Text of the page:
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Vitamins that are ruining your workout

Nina Reschovsky is a freelance health and fitness writer. Her work has been featured in a number of publications including SheKnows, Women’s Health, Q by Equinox, The Sunday Telegraph, and more. She has a BA from Boston University and a ...

Skip these supplements

Vitamins C and E are antioxidants responsible for boosting your immune system and helping your body fight off bacteria and viruses. So the more you get the better, right? Wrong.

Skip these supplements

Vitamins C and E are antioxidants responsible for boosting your
immune system and helping your body fight off bacteria and viruses.
So the more you get the better, right? Wrong.

Woman taking vitamin

Researchers from the Norwegian School of Sport Sciences in Oslo recently published a study in the Journal of Physiology indicating that taking vitamins C and E may hinder muscular endurance.

The study analyzed 54 healthy young men and women for 11 weeks. Participants were asked to complete a running-based endurance program that consisted of three to four training sessions per week, most of which involved running. Half of the participants were given 1,000 mg of vitamin C and 235 mg of vitamin E daily (the standard amount in store-bought supplements) and the other half were given placebo pills. Researchers monitored participants through blood samples and muscle biopsies before, during and after the trial.

Results found that only those in the placebo group showed markers of the production of the muscle mitochondria. Mitochondria, often referred to as our “cellular power plants,” are essentially the power cells within muscles. Producing mitochondria means you’ve gained strength and endurance in that muscle, whereas not producing it means you haven’t, and that your workout was ineffective.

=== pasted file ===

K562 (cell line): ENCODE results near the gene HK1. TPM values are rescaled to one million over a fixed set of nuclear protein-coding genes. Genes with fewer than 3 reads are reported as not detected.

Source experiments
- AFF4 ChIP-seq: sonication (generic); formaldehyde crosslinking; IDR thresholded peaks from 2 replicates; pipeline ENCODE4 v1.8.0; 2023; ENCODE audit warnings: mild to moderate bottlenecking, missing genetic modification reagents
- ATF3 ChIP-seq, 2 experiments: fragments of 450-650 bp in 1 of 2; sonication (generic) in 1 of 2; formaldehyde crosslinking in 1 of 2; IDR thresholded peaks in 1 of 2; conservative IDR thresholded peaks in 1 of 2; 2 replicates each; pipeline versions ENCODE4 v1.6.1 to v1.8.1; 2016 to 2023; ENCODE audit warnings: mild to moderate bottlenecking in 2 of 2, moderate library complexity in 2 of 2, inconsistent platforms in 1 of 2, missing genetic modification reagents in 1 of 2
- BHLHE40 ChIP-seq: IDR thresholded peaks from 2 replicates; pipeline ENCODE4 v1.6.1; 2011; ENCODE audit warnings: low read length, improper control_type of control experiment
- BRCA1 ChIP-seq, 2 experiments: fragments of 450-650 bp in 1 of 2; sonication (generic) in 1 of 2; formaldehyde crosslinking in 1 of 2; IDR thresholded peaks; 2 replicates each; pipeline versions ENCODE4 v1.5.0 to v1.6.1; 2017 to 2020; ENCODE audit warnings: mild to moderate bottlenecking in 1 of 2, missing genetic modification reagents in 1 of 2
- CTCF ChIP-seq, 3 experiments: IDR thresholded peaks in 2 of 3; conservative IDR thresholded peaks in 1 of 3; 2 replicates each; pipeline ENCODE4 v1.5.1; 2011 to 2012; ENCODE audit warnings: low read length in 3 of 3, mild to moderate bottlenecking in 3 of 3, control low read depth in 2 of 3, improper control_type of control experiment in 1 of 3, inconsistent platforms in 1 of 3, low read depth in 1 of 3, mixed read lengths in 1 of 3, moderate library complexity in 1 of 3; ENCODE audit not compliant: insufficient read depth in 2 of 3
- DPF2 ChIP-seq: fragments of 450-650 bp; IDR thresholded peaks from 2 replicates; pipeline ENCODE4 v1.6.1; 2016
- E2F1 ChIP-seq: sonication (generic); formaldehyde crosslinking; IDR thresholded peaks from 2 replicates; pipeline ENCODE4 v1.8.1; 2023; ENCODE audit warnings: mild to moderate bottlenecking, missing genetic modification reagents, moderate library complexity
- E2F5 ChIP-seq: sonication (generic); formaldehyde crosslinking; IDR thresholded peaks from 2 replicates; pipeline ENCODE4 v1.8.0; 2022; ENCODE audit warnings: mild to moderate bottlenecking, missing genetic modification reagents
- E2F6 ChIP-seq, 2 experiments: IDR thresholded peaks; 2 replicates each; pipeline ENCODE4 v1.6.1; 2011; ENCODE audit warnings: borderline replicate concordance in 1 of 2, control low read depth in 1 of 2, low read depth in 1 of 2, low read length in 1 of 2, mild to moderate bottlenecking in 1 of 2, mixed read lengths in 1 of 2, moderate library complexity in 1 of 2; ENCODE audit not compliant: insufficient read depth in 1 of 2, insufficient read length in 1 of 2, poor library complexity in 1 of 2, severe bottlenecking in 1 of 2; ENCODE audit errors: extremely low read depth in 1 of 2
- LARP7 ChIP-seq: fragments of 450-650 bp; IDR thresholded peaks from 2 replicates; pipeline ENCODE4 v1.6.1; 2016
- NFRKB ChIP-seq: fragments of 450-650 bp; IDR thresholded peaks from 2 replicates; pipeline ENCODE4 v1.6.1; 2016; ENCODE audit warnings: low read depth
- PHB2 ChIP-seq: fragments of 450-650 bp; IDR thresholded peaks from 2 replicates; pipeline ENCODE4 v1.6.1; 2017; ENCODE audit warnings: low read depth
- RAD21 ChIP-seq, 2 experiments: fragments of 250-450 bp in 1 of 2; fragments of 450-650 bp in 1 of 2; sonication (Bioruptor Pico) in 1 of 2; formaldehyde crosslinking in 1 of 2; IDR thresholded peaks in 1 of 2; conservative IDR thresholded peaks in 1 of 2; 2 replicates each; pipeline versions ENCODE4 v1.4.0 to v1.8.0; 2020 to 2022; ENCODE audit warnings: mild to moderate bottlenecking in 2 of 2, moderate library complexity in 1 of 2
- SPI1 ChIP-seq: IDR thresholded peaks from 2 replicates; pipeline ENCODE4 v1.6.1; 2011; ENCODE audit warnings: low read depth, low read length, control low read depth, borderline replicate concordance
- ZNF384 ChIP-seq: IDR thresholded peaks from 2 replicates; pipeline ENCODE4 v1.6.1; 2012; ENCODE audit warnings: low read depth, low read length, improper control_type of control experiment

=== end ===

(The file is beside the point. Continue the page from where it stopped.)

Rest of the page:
Two groups performing the same workouts, but only half of them gained muscle strength. What gives?

According to the researchers, the antioxidants in these high doses of vitamin C and E may have blocked the development of muscular endurance, thus inhibiting muscle growth.

"Our results indicate that high dosages of vitamin C and E — as commonly found in supplements — should be used with caution, especially if you are undertaking endurance training,” said Dr. Goran Paulsen, who led the study.

But don’t eliminate vitamin C and E from your diet completely! According to the National Institute of Health's Office of Dietary Supplements, men should have 95 mg of vitamin C each day and women 75 mg, while both men and women should have 15 mg of vitamin E.

This is a pretty small amount, and you certainly don’t need to take a supplement to get enough. Vitamin E is found naturally in foods such as nuts, vegetable oils and green vegetables, while vitamin C is found naturally in citrus fruits, potatoes and broccoli.

Try these recipes instead of supplements

More health tips

How to get your daily dose of Vitamin C
The science behind your sugar and salt cravings
Why you should get addicted to salmon

Photo credit: Ryan McVay/Photodisc/Getty Images
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